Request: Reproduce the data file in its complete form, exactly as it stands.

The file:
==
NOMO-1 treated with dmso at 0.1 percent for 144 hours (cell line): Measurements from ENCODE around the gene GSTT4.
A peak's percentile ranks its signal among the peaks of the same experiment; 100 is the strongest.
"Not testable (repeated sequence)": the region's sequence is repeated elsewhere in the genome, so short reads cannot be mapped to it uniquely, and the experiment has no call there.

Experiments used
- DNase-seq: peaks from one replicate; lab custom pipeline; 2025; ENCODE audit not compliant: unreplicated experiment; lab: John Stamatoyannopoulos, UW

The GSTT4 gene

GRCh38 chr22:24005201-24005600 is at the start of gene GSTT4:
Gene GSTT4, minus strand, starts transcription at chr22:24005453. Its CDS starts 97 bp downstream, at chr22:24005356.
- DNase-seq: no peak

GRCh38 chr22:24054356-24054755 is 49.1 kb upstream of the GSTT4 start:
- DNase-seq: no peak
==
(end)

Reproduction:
NOMO-1 treated with dmso at 0.1 percent for 144 hours (cell line): Measurements from ENCODE around the gene GSTT4.
A peak's percentile ranks its signal among the peaks of the same experiment; 100 is the strongest.
"Not testable (repeated sequence)": the region's sequence is repeated elsewhere in the genome, so short reads cannot be mapped to it uniquely, and the experiment has no call there.

Experiments used
- DNase-seq: peaks from one replicate; lab custom pipeline; 2025; ENCODE audit not compliant: unreplicated experiment; lab: John Stamatoyannopoulos, UW

The GSTT4 gene

GRCh38 chr22:24005201-24005600 is at the start of gene GSTT4:
Gene GSTT4, minus strand, starts transcription at chr22:24005453. Its CDS starts 97 bp downstream, at chr22:24005356.
- DNase-seq: no peak

GRCh38 chr22:24054356-24054755 is 49.1 kb upstream of the GSTT4 start:
- DNase-seq: no peak